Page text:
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Brad Keselowski's biggest hurdle to NASCAR title is Jimmie Johnson

Keselowski is seven points behind the five-time Sprint Cup Series champion heading into the final two races of the playoff. Johnson is a four-time winner at Phoenix, the site of Sunday's AdvoCare 500.

November 08, 2012|By Jim Peltz
  • Brad Keselowski, driver of the #2 Miller Lite Dodge, clips a tire carrier from the #10 Chevrolet, driven by Danica Patrick, as he leaves his pit stall during the NASCAR Sprint Cup Series AAA Texas 500 at Texas Motor Speedway on Nov. 4, 2012.
Brad Keselowski, driver of the #2 Miller Lite Dodge, clips a tire carrier… (Jonathan Ferrey / Getty…)

AVONDALE, Ariz. — Brad Keselowski not only is a talented NASCAR driver, he's also confident, aggressive and self-assured.

Good thing, because standing between Keselowski and his first Sprint Cup Series championship is perhaps the most daunting challenge he could face: Jimmie Johnson.

Johnson, seeking a remarkable sixth Cup title in the last seven years, has a seven-point lead over Keselowski in the title standings with two races left, starting with Sunday's AdvoCare 500 at Phoenix International Raceway.

Realistically speaking, they're the only two drivers who still have a shot at the title among the 12 drivers in NASCAR's 10-race Chase for the Cup playoff.

Clint Bowyer is 36 points behind Johnson in third, a hurdle Bowyer is unlikely to clear with only two races remaining. A driver can earn up to 48 points in a single race.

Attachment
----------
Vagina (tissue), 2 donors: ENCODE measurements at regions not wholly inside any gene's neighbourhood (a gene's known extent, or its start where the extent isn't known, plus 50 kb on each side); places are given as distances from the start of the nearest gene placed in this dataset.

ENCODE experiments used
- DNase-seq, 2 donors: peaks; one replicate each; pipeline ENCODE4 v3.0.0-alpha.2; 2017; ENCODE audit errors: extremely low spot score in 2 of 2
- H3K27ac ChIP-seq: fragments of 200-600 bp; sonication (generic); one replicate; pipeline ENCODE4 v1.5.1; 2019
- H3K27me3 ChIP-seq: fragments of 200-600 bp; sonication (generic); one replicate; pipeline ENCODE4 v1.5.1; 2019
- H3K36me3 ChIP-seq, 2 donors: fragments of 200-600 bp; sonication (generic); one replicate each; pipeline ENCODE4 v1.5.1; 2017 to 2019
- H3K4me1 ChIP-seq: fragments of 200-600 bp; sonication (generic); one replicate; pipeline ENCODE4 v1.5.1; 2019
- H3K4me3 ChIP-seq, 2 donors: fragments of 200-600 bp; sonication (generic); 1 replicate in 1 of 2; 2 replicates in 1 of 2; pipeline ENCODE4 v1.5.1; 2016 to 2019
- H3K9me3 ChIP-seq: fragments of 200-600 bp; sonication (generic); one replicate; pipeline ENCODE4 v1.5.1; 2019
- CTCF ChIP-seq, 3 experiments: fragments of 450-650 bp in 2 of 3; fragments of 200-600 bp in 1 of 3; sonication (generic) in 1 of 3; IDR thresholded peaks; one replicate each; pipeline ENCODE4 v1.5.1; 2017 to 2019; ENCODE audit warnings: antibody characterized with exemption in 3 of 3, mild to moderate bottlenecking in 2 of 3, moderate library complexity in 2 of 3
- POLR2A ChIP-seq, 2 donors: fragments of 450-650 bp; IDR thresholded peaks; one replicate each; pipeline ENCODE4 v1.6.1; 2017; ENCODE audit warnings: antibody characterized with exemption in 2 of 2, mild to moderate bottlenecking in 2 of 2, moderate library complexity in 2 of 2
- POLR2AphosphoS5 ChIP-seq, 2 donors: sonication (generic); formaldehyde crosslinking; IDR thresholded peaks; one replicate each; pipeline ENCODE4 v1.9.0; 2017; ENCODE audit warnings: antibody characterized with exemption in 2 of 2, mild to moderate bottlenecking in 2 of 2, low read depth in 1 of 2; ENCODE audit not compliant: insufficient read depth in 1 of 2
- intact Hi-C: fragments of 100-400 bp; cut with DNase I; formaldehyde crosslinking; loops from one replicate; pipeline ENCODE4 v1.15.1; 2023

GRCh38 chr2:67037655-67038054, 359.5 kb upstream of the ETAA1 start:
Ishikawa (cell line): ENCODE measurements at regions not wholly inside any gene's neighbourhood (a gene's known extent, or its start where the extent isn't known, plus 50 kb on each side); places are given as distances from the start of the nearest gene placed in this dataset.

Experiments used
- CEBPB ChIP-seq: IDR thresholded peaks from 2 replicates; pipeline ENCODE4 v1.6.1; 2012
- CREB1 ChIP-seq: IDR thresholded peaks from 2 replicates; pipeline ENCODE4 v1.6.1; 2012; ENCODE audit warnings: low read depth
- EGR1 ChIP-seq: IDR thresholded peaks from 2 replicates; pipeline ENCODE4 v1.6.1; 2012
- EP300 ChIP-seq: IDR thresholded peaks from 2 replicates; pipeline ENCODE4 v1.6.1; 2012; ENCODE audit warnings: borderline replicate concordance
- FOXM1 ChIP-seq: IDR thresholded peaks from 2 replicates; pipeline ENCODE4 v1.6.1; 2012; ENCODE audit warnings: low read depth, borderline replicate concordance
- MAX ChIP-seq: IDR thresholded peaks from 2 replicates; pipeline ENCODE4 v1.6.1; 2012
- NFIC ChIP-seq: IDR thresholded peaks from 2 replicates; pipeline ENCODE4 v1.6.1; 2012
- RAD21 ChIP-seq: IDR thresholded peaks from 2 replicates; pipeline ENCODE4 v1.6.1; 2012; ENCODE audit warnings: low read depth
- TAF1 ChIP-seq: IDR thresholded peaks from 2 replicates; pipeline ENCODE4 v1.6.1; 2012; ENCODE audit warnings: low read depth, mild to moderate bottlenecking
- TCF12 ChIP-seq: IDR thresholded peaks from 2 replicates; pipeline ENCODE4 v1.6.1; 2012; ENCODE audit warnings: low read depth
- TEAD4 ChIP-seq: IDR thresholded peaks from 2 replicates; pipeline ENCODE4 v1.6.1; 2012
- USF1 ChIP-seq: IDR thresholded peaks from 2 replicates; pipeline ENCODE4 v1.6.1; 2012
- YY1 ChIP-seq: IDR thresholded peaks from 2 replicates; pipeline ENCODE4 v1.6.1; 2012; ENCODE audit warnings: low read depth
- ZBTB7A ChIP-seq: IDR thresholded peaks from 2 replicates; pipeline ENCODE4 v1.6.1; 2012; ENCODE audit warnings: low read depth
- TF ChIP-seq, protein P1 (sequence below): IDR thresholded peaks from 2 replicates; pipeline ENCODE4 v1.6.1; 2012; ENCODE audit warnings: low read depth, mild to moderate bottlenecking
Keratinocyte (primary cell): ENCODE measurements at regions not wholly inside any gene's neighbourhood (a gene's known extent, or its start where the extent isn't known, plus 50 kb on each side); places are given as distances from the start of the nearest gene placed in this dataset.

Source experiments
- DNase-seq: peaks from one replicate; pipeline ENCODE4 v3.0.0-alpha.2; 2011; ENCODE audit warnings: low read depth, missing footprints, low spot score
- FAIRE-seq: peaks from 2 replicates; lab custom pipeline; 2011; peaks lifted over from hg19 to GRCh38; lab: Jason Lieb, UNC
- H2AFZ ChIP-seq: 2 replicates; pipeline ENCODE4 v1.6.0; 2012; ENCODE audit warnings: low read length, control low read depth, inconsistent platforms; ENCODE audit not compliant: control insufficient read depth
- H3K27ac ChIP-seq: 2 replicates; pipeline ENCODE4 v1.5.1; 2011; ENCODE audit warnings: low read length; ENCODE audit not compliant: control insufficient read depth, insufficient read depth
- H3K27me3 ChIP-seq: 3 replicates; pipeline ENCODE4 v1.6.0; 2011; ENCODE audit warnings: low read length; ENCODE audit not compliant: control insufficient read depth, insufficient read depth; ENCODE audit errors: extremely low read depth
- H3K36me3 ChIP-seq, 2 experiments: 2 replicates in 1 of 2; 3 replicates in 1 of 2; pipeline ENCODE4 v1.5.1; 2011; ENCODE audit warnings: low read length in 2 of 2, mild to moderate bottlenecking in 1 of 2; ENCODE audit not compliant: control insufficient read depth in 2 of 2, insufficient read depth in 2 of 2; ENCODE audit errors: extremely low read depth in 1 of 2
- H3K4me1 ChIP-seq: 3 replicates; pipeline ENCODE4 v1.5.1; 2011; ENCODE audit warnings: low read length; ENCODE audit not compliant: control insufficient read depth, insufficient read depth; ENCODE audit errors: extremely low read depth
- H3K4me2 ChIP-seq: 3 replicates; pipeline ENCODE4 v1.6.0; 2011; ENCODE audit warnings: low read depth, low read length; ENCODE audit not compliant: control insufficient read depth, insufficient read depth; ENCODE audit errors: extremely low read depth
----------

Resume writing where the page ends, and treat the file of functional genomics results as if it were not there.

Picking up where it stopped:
It's not just that Johnson already has five Sprint Cup trophies — which he won in consecutive years from 2006 through 2010 — that should give Keselowski pause. Johnson also has a habit of denting his contenders' chances in the Arizona desert.

Johnson is a four-time winner at PIR and, overall, the Hendrick Motorsports driver repeatedly has finished well enough in the fall race there to set up his title coronation the next week in the season finale at Homestead-Miami (Fla.) Speedway.

Jeff Gordon, Mark Martin and Denny Hamlin are among the drivers in recent years who had high hopes for a championship going into the Phoenix race, only to leave with the momentum on Johnson's side.

And this year Johnson, 37, already has momentum after victories in the last two races, at Martinsville, Va., and Texas.

But Keselowski, who drives for Penske Racing, is unmoved by history or Johnson's record, as was evident when he raced Johnson side by side in the final laps at Texas before Johnson pulled ahead.

"My goal is to go to the next two races and win," Keselowski said. "We control our own destiny if we do that."

Keselowski, 28, has not won in six previous Cup starts at PIR, though his best finish was fifth when the series raced there in March. "We had a great run in the spring," he said. "I know that we have the cars and the team to do it."

Johnson's last win at PIR came in 2009, before the quirky track with the dogleg on the backstretch was repaved and slightly reconfigured last year.

Keselowski and Johnson both have won five times this season, including two wins each in the Chase.

But Johnson is hardly infallible. He has failed to finish five races this season — the most among the Chase drivers — because of wrecks or other problems.

Johnson and his team "do a great job of managing their mistakes," Keselowski said, "but they still make them, just like we do."

Regardless, Johnson said he'll adopt the same attitude he had while winning his five titles.

"We're still going to go into Phoenix and act as if we're behind," he said after winning the Texas race. "Seven points is nothing to feel comfortable about."

Qualifying to set the race's 43-car field is Friday. The track also will host a NASCAR Camping World Truck Series race Friday night and a NASCAR Nationwide Series race Saturday.

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